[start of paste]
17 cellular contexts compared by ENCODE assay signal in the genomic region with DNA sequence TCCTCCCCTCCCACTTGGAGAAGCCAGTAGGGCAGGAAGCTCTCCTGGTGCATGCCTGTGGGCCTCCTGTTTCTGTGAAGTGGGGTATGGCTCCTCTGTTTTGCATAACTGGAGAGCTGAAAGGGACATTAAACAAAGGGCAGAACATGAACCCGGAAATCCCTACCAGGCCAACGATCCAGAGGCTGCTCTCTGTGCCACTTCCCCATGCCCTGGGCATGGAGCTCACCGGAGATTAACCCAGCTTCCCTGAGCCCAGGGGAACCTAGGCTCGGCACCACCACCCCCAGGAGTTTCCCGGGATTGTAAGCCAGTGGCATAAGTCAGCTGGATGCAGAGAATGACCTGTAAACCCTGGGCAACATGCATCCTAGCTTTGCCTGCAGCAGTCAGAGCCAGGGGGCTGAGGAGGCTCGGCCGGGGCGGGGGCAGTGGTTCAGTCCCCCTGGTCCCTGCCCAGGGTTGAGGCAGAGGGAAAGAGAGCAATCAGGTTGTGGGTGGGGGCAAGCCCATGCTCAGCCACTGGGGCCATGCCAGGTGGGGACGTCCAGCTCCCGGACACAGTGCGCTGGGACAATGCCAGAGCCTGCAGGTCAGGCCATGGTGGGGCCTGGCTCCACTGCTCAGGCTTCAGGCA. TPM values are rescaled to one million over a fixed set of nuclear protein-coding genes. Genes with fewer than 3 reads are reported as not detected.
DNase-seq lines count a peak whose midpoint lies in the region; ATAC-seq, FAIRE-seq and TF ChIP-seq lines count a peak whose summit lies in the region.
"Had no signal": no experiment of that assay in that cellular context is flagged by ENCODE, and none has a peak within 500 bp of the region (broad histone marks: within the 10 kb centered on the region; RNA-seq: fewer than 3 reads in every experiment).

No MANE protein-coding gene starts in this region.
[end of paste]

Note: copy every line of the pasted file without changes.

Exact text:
17 cellular contexts compared by ENCODE assay signal in the genomic region with DNA sequence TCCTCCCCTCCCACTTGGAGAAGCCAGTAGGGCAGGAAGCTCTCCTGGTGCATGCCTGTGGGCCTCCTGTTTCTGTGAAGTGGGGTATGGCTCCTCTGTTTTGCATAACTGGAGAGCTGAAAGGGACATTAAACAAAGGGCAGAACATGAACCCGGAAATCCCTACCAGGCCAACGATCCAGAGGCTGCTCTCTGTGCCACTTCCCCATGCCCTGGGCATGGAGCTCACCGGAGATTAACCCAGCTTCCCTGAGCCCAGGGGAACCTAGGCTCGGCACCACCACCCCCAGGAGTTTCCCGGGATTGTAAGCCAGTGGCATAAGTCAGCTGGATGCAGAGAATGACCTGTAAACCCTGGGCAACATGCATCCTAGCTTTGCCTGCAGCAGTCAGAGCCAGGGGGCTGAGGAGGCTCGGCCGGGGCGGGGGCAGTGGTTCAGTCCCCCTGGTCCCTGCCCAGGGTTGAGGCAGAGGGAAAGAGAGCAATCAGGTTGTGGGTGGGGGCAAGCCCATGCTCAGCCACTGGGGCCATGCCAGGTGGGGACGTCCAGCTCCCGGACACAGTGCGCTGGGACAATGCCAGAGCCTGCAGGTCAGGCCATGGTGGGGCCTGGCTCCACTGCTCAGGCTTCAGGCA. TPM values are rescaled to one million over a fixed set of nuclear protein-coding genes. Genes with fewer than 3 reads are reported as not detected.
DNase-seq lines count a peak whose midpoint lies in the region; ATAC-seq, FAIRE-seq and TF ChIP-seq lines count a peak whose summit lies in the region.
"Had no signal": no experiment of that assay in that cellular context is flagged by ENCODE, and none has a peak within 500 bp of the region (broad histone marks: within the 10 kb centered on the region; RNA-seq: fewer than 3 reads in every experiment).

No MANE protein-coding gene starts in this region.